I know it's hard not to be defensive, but it's hard getting a straight answer from you, I can only imagine how hard it is for the doctor to understand what you want also.
    Kooky Korky and wooh like this.
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    Anne,


    Please take the advice of the many nurses in this thread.

    I also suggest reading this book: Critical thinking and clinical Judgement: a Practical Approach by Rosalinda Alaro-LeFevre. This is a book I have had for about 8 years. One of my nursing instructors gave it to me during LPN school. I read it while I was a new grad, and I plan to read it again before I start my Clinical Nurse I job as a RN. This book touches on managing conflict constructively, developing empowered partnerships, giving and taking feedback, evaluating and correcting thinking, diagnosing actual and potential problems, all things that you need to polish up on. One of the most valuable assets of the healthcare team is the nurse-provider relationship. We all have personalities and way we react and handle our care of patients. You are a baby nurse and are going through a growing pain figuratively. You must develop your nursing skills in prioritizing based on your patients, for assessment accurately, as well as the clinical setting you are in. Now that you snowballed your post, now is the time to really think though the feedback and suggestions, because as long as you are nursing, you are going have to work with providers with many personalities under the sun. They trust us to uphold integrity in order to benefit the patient. If and/or when leave this position, when a doctor at your new position rubs you the wrong way, will you react the same way-lie, diagnose, etc-what levels of violations will you enact against YOUR license? The next situation you may have may require you to answer your BON. I hope you will be able to do your own "corrective action" measures before your current or next DON does it for you.
    wooh and SionainnRN like this.
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    Thanks for your help. Really apreciate it.
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    I agree with the other posters. Anne, there is no need to post any more information. This thread has run its' course. I hope you found some valuable information and advice from some of the nurses. Take care Anne, it'll get better with time and experience. LTC is not an easy place to work.
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    A lot has been said on this thread... most of which I agree with. Anne, these posters are giving you great advice, and from one novice nurse to another..... LISTEN.

    I will add that I, as a nursing assistant and nursing student, had a very negative view of the nurse/doctor relationship and power struggle. I have come to realize that there is no need for a power struggle, because we DO have one common goal as to care for the pt. However, we do have different scopes of practice, and the basics of that, you should know. If not, ask, quickly.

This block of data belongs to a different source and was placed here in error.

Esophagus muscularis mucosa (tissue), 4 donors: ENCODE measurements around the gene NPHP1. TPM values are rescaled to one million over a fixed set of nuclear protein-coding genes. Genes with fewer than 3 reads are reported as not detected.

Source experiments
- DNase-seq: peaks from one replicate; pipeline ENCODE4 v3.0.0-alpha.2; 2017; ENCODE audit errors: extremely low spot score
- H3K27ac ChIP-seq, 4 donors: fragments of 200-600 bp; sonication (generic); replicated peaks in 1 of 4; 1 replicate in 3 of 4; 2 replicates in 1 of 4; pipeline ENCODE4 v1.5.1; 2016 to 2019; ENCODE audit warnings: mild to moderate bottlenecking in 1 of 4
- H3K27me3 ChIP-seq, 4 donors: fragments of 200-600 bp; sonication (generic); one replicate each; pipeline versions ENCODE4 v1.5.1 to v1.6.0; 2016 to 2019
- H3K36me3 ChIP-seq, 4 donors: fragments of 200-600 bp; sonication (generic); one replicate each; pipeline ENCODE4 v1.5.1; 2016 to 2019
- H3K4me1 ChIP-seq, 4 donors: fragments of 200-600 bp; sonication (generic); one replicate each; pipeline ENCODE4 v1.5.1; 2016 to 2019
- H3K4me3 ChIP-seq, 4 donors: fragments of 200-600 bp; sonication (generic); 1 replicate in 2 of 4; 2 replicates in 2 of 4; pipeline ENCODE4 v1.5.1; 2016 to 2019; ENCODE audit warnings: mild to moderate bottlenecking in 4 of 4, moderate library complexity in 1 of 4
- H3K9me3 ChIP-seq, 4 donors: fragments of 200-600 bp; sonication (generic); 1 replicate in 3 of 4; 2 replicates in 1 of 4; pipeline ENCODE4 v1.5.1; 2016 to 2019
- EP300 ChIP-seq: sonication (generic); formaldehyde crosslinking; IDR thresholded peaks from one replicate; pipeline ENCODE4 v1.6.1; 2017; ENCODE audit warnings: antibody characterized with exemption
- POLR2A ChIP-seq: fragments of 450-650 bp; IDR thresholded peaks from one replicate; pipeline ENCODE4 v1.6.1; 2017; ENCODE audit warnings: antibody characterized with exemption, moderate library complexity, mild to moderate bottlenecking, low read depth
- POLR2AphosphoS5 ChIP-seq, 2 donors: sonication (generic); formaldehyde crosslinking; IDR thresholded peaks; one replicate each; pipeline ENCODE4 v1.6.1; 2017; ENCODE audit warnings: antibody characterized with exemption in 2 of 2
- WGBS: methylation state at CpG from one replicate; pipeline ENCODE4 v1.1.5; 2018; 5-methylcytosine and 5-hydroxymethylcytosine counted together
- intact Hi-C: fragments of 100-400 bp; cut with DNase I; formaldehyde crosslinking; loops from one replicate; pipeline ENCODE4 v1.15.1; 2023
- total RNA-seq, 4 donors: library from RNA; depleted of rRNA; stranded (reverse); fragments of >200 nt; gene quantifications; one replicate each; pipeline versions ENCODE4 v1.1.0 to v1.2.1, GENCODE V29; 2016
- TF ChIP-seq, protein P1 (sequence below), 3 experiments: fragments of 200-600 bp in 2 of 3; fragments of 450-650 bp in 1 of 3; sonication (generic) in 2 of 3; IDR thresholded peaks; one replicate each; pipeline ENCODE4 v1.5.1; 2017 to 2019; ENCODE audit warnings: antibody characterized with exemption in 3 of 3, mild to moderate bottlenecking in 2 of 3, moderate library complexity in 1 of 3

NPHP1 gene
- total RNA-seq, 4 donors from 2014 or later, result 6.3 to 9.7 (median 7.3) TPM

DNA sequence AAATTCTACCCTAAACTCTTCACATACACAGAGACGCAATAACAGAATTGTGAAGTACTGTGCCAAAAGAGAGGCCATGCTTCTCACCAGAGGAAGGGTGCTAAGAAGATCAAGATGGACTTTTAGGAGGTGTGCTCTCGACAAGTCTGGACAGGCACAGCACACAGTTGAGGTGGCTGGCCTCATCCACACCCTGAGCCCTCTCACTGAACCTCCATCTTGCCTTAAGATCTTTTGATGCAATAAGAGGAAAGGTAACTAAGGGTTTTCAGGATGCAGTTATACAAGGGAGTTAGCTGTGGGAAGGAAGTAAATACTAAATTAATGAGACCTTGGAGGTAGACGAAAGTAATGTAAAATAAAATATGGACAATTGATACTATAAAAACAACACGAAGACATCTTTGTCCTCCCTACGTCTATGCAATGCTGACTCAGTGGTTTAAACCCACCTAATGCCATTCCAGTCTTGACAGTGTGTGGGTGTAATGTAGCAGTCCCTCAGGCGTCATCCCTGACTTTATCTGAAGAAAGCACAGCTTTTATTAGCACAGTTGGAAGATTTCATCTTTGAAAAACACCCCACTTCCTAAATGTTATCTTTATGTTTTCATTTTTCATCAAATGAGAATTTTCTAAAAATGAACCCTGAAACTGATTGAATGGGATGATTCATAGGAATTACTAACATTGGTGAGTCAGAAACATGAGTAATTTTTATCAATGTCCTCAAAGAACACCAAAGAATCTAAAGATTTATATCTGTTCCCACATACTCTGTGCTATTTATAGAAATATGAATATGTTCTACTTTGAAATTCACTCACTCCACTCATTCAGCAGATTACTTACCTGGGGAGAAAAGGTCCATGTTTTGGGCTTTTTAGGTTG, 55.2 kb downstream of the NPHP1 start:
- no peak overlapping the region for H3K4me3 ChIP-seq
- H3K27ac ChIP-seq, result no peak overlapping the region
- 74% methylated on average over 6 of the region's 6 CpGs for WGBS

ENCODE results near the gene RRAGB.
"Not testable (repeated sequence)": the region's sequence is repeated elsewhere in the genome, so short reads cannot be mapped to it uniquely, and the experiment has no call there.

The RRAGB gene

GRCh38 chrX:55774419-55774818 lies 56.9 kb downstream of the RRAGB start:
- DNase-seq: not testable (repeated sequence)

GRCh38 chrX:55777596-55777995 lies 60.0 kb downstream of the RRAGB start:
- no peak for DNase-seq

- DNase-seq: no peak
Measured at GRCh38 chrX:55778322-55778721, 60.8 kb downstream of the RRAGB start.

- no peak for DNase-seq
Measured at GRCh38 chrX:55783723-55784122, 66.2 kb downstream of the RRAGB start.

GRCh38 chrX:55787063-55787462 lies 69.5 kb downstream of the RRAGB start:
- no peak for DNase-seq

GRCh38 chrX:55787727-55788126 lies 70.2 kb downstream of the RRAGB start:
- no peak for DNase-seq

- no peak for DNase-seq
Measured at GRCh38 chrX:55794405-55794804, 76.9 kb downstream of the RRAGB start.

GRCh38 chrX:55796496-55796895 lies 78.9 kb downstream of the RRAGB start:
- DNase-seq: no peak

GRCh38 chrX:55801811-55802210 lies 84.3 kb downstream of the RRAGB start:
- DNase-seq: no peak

One thing that has helped me immensely in communicating with physicians and providers is the SBAR: Situation, background, assessment, and recommendation.

    S: Hi, I'm nurse Anne, I have pt ___ with s/sx of ___
    B: Pt was admitted for (insert dx___) six days ago. He has a history of ___ (keep it brief)
    A: He has wheezes, both inspiratory and expiratory, which is/is not a change from the previous assessment. Also, the pt does not complain of SOB, but I am concerned about the new wheezes.
    R: Would you like to order a CXR? Would you like me to initiate oxygen?

    I would say that, even as a new nurse, the MD will usually follow my recommendation. Sometimes it helps to make a list of the recommendations before you call, so that you don't forget about what you think the patient needs. The physician/provider will ALWAYS say continue to monitor (that is our job...). If I don't feel comfortable with their recommendation, and depending on the emergent nature, I ask for them to come physically assess the pt. Always keep it professional and courteous, no yelling at each other, no hanging up the phone.

    The SBAR has made my job, as a nurse, soo much easier to communicate with someone with a different power than I do.
    psu_213 likes this.
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    OP, I see a lot of backpedaling here. Because you are all over the place, I don't know what I should believe. I agree with the others who are telling you that you are on thin ice. If you want to keep your job and your nursing license, you need to change your ways.